Ease Sodium, Whole Grain and Milk Requirements

Research shows children receive their healthiest meals at school. These meals meet Target 1 sodium reductions, limits on calories and saturated fat, and offer children a choice of fruits, vegetables, whole grains and lean proteins.* 

To preserve this progress and ensure students continue to eat nutritious school meals, Congress should:

  1. Ease the timeline to meet Target 2 sodium limits. Schools need until July 2024 to meet this goal.
  2. Eliminate unachievable Final Target mandates and empower schools that are able to voluntarily reduce sodium beyond Target 2.
  3. Restore the rule that half of all grains offered with school meals be whole grain rich.
  4. Continue to permit schools to offer low-fat flavored milk, while still meeting limits on calories and saturated fat.

An overwhelming majority of school nutrition directors have expressed concerns about the impact of future sodium rules. SNA’s Back to School 2021 Survey found:

  • Only 26% report their programs are prepared to meet Target 2 limits  
  • Just 11% anticipate being able to meet the Final Target, scheduled to take effect in July 2022   
  • 74% are extremely concerned about the impact of Final Target limits on their programs, with a total of 97% expressing concern 

Among the challenges to meeting the Final Target, more than 95% of respondents cited product or ingredient availability, negative impact on student meal participation and naturally occurring sodium in foods such as milk, low-fat cheese and meat. Nearly 70% or more cited these as “significant” challenges. Limitations on scratch cooking, such as staff, infrastructure or schedule constraints, was also cited by nearly 90% of school nutrition directors as a challenge. Learn more at SchoolNutrition.org/Sodium.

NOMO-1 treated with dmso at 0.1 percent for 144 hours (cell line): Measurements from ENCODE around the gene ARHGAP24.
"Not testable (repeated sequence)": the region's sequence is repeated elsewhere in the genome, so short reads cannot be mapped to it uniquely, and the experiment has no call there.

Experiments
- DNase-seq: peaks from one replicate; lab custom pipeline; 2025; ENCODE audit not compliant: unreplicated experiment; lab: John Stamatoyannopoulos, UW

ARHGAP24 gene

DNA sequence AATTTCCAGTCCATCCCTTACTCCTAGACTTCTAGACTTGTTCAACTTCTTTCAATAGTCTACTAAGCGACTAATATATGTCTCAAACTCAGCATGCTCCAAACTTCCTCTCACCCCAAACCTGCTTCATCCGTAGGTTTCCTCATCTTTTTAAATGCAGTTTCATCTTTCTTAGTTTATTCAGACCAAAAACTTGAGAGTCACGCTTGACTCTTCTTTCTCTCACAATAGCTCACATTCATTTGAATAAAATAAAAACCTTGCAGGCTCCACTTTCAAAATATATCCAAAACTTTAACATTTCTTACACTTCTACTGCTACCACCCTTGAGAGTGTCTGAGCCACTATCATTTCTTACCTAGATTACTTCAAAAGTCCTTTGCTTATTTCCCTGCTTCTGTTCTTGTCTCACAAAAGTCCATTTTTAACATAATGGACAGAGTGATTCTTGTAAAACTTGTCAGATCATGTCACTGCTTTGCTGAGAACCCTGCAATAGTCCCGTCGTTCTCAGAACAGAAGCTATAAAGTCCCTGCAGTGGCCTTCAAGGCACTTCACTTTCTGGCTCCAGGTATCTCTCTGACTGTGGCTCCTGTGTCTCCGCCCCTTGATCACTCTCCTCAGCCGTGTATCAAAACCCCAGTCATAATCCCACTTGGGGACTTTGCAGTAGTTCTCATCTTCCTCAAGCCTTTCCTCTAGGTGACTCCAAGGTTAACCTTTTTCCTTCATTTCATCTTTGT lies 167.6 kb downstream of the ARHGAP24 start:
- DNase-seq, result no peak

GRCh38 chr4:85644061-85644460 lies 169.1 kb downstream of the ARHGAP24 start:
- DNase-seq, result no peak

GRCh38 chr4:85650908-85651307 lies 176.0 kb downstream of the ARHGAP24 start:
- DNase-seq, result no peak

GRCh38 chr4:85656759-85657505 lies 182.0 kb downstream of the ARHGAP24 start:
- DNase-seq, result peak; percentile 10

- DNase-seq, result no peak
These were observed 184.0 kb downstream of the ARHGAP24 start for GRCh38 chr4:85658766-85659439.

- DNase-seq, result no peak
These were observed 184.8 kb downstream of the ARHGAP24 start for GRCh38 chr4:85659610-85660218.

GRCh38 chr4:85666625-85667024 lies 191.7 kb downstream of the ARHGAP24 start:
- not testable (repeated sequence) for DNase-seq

In addition, nearly 70% of school nutrition directors cited challenges with the mandate that all grains offered with school meals must be whole grain rich. Schools struggle with regional and cultural preferences for a few specific items like white rice, tortillas or pasta, as well as product availability of specialty whole grain items.

Persistent, widespread supply chain disruptions have magnified these problems. Food companies and distributors have streamlined offerings and reduced the geographic areas they serve, leaving many meal programs without access to foods that meet highly specialized meal pattern requirements. SNA’s November 2021 Supply Chain Survey found more than 96% of respondents cited challenges with suppliers not carrying sufficient menu items needed to meet nutrition standards, such as whole-grain, low-sodium and low-fat options. Consolidation in the school nutrition industry signals the lasting impact of these disruptions on the K-12 market and the need for regulatory relief moving forward. Providing regulatory flexibility will ease menu planning challenges while ensuring students continue to receive well-balanced, nutritious school meals. 

* Pandemic waivers have allowed states to provide specific, targeted meal pattern flexibility to schools facing challenges in meeting these requirements through School Year 2021/22.

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